Estonia to not require local bank account for e-residents starting business
Estonia's Ministry of Justice has introduced a bill to amend the Commercial Code to resolve an issue that has in practice inhibited foreign investors from investing in Estonian private limited companies.
Currently, e-residents have either founded or are shareholders in approximately 5,600 businesses registered in Estonia. So few e-residents have registered new businesses thus far due to obstacles in the country's Commercial Code as well as Estonian banks' rules. In order to register a private limited company (OÜ), one must pay in share capital of €2,500 — but only to an Estonian bank account.
Banks operating in Estonia in turn require that an individual open a bank account in person, and even then may turn them down — especially if the client is a citizen of a third country.
In the wake of recent international money laundering scandals, banks in Estonia have begun closing the existing accounts of Estonian e-residents.
Some e-residents have begun taking advantage of a backdoor: Finnish-registered banking service Holvi registers online bank accounts remotely as well, and sometimes these accounts are accepted when registering a company in Estonia.
Given all of the obstacles, however, the situation has reached the point where companies, including startups, are being registered abroad instead.
The Ministry of Justice has finished drawing up the bill for an amendment that will attempt to expedite a solution to this problem, skipping altogether the steps of submitting a legislative intent or concept beforehand.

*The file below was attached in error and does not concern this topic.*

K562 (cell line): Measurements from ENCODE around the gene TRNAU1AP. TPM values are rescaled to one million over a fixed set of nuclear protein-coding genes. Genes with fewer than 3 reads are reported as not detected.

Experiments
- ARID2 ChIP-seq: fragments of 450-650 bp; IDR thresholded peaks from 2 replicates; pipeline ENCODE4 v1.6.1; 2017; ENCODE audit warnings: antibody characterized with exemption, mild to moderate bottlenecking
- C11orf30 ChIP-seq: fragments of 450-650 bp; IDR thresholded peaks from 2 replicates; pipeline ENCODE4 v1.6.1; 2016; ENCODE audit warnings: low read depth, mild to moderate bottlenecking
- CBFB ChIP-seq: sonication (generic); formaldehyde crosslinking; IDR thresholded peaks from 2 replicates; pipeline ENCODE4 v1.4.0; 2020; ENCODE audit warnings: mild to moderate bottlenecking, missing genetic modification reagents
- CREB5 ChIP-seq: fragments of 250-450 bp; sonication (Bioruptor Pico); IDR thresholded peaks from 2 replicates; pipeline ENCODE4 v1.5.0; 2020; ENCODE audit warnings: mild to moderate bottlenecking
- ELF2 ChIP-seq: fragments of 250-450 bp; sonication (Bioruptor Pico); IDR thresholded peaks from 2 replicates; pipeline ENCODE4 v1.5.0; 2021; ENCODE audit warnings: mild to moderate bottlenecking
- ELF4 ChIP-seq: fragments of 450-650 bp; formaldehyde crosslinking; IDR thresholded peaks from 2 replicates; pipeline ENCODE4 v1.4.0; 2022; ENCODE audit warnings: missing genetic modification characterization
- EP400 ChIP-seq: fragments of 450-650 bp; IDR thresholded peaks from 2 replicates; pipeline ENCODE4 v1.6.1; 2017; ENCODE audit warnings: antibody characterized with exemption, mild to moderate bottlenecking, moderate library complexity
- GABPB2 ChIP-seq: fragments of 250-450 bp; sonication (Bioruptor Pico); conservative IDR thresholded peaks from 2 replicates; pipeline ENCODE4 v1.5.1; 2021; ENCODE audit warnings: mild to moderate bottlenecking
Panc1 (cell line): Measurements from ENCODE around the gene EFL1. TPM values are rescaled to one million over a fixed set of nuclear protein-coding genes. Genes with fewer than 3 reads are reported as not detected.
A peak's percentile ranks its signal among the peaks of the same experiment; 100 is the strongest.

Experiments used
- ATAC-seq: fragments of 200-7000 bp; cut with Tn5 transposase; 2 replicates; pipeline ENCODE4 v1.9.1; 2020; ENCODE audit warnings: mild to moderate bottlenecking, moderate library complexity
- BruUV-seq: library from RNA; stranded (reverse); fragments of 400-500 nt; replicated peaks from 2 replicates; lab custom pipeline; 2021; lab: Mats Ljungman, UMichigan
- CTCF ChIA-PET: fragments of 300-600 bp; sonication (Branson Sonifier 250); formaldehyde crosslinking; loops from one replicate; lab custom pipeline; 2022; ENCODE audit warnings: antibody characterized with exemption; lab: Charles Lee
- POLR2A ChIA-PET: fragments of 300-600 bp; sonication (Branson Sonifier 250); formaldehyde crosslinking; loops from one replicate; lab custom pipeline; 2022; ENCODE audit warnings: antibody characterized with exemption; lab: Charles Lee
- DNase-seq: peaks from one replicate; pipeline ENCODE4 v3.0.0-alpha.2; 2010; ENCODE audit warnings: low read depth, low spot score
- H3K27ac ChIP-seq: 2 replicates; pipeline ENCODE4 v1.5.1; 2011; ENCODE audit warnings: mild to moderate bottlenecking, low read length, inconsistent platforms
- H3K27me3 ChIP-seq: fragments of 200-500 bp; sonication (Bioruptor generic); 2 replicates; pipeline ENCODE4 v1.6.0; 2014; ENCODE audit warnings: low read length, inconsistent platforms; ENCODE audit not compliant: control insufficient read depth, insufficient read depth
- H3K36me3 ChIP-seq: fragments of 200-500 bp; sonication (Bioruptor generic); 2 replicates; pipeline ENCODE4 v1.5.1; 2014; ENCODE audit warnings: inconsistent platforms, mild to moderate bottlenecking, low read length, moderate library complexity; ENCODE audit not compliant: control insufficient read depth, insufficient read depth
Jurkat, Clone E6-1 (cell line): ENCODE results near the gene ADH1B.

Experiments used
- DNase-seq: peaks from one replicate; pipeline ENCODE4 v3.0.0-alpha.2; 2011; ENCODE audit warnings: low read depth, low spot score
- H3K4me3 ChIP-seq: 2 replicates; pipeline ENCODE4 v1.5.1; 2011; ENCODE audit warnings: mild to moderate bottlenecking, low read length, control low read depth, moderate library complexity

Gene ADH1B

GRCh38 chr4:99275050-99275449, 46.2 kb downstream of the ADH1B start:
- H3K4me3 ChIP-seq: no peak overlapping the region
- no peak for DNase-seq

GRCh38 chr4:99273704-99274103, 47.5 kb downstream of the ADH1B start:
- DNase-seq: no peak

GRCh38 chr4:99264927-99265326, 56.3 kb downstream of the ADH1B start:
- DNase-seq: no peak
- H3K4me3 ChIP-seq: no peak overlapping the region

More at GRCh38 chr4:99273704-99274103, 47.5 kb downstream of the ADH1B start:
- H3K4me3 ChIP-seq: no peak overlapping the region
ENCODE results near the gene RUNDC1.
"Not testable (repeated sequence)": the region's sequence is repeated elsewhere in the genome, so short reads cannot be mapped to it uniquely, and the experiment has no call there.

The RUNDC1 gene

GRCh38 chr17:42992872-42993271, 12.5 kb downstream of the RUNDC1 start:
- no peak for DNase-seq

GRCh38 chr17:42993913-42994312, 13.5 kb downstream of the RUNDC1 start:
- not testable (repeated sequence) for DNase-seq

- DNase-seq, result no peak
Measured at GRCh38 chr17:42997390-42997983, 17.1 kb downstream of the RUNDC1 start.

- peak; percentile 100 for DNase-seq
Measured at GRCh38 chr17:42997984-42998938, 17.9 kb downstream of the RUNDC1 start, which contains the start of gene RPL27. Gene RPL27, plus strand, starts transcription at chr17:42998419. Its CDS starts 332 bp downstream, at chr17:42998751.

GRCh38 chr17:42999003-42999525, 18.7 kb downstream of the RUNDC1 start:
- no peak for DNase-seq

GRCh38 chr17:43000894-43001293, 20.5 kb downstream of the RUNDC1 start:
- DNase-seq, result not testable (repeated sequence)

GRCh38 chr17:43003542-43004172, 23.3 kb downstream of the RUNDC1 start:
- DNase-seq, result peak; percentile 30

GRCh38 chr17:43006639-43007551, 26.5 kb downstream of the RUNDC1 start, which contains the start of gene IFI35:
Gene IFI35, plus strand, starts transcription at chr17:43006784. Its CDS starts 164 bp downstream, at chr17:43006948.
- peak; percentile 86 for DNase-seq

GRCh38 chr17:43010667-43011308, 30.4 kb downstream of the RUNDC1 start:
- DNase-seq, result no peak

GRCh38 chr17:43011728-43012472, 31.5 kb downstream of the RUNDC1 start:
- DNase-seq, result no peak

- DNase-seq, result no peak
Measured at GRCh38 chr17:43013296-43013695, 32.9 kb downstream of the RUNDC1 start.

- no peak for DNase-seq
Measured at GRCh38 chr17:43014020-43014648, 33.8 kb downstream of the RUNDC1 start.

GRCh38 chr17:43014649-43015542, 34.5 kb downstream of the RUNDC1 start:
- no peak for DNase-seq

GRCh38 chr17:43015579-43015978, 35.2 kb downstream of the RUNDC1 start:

"This issue is very acute in society and is seriously affecting the competitiveness of the Estonian business environment," the letter of explanation accompanying the bill said. "Thus the government believes that this problem must be solved immediately."
Law change could affect tens of thousands
Should this amendment to the Commercial Code be approved and voted into law by the Riigikogu, it will simplify the registration of private limited companies and investment into the same by foreign investors, which can be done going forward using a foreign bank or payment institution account.
Considering that the majority of businesses registered by e-residents in European Economic Area (EEA) states are from Finland and Germany, the effects of the change may be felt more by the credit and payment institutions of those countries in particular.
The change, however, will not affect public limited companies (AS), which will continue to require the existence of an Estonian securities account.
Approximately 15 percent of e-residents are currently associated with Estonian businesses, but there is no data regarding how many e-residents have been faced with obstacles in registering or investing in businesses in Estonia due to the lack of a local bank account.
Taking exclusively e-residents into account, the Justice Ministry's amendment may affect up to 10,000 people, while the actual number may be much higher together with other potential foreign investors.
Editor: Aili Vahtla